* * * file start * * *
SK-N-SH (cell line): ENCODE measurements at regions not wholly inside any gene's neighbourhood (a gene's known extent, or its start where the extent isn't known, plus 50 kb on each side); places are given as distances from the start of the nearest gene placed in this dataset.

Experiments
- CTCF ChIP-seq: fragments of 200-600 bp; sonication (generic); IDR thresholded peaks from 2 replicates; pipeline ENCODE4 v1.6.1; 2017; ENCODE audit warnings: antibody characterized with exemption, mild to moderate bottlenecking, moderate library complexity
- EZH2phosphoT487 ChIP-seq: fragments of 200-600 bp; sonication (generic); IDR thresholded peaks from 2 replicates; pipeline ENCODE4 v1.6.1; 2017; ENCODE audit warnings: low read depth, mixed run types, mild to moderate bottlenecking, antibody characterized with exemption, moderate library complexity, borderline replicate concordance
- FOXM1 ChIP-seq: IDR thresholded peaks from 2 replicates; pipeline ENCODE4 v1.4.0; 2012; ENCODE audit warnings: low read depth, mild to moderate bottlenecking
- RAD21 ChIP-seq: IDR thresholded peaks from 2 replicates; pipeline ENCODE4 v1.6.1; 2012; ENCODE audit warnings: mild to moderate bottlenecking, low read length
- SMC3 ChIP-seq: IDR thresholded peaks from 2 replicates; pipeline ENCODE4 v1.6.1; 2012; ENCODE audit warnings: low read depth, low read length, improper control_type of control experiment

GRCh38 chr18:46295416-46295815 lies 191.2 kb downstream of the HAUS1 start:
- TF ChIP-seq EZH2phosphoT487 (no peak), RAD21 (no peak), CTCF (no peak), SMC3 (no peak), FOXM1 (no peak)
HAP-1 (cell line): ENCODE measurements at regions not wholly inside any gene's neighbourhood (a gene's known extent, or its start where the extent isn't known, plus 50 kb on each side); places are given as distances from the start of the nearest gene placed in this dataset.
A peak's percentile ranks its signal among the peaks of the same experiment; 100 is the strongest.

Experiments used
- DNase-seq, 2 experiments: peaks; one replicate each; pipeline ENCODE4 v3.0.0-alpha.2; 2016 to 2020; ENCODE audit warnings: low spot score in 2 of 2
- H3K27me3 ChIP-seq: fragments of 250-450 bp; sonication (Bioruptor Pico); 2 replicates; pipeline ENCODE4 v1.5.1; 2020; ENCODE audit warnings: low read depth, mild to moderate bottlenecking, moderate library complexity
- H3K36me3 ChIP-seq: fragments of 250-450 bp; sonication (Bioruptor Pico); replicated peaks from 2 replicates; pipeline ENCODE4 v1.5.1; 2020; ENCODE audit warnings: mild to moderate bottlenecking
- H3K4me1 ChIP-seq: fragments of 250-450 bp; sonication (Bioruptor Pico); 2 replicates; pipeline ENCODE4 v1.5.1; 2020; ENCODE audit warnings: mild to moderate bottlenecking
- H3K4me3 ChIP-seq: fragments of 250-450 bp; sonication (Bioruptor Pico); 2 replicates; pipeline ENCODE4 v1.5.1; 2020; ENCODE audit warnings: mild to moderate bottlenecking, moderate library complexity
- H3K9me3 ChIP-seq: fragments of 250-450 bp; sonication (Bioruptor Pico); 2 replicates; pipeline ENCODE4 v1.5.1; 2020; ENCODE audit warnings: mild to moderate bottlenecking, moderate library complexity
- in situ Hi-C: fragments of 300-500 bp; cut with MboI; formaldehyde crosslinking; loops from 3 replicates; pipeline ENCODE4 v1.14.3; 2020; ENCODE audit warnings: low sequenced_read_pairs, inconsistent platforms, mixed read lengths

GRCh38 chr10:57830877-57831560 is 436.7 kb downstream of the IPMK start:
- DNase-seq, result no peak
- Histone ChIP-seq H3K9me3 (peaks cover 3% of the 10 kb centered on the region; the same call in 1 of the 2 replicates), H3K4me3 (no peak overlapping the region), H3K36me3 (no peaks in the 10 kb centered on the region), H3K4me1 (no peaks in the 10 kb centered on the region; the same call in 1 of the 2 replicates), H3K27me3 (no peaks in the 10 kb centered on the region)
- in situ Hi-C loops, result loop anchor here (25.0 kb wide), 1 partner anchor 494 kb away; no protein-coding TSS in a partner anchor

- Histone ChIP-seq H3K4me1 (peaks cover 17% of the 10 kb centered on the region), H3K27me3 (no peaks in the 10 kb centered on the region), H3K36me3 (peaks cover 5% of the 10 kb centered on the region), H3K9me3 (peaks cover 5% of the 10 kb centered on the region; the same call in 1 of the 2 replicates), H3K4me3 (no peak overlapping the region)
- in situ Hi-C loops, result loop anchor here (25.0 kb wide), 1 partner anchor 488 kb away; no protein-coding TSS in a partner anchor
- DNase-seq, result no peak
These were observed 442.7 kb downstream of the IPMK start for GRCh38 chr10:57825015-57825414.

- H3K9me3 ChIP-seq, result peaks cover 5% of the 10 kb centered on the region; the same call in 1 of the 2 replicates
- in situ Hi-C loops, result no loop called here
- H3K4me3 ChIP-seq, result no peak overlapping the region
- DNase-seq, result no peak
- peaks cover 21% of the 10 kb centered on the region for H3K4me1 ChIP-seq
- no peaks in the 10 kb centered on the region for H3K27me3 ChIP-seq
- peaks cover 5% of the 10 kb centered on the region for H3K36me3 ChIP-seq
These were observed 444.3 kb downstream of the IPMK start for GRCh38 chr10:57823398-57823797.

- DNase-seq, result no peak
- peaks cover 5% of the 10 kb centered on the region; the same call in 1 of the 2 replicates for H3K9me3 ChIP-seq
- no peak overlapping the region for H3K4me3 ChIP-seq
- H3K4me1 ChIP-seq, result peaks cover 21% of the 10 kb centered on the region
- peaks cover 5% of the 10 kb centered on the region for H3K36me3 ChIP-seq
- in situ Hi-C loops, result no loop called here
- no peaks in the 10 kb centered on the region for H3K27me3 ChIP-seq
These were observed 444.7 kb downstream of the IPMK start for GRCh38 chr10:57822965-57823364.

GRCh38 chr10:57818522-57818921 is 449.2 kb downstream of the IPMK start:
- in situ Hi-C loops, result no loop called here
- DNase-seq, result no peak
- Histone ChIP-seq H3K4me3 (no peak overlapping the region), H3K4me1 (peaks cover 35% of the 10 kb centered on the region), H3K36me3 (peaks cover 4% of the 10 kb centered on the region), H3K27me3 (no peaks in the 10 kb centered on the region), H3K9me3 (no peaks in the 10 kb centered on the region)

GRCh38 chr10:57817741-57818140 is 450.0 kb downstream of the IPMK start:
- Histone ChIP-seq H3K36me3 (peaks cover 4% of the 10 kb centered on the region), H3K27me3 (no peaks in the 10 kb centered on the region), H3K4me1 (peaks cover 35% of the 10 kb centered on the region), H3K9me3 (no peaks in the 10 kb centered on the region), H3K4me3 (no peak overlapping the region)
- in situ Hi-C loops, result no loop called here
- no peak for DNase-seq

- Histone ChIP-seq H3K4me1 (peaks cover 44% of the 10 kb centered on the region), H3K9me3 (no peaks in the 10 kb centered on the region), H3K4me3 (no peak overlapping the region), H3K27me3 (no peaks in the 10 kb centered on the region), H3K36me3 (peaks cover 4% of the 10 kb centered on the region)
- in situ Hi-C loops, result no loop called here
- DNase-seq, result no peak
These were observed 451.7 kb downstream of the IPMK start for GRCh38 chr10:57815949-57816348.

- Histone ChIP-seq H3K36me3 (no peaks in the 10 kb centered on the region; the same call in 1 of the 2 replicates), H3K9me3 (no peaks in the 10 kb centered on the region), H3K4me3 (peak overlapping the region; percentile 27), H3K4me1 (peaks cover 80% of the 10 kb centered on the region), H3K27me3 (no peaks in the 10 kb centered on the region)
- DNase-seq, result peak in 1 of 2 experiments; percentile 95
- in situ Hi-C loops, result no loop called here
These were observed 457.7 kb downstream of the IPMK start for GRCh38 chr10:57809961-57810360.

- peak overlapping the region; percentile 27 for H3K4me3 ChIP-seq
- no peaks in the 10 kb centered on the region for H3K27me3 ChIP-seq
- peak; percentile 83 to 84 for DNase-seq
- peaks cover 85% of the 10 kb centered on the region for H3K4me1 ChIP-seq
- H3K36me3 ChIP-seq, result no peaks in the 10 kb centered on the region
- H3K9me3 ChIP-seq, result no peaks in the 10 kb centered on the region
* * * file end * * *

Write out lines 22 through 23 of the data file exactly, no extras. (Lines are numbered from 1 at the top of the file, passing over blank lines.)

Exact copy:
- Histone ChIP-seq H3K9me3 (peaks cover 3% of the 10 kb centered on the region; the same call in 1 of the 2 replicates), H3K4me3 (no peak overlapping the region), H3K36me3 (no peaks in the 10 kb centered on the region), H3K4me1 (no peaks in the 10 kb centered on the region; the same call in 1 of the 2 replicates), H3K27me3 (no peaks in the 10 kb centered on the region)
- in situ Hi-C loops, result loop anchor here (25.0 kb wide), 1 partner anchor 494 kb away; no protein-coding TSS in a partner anchor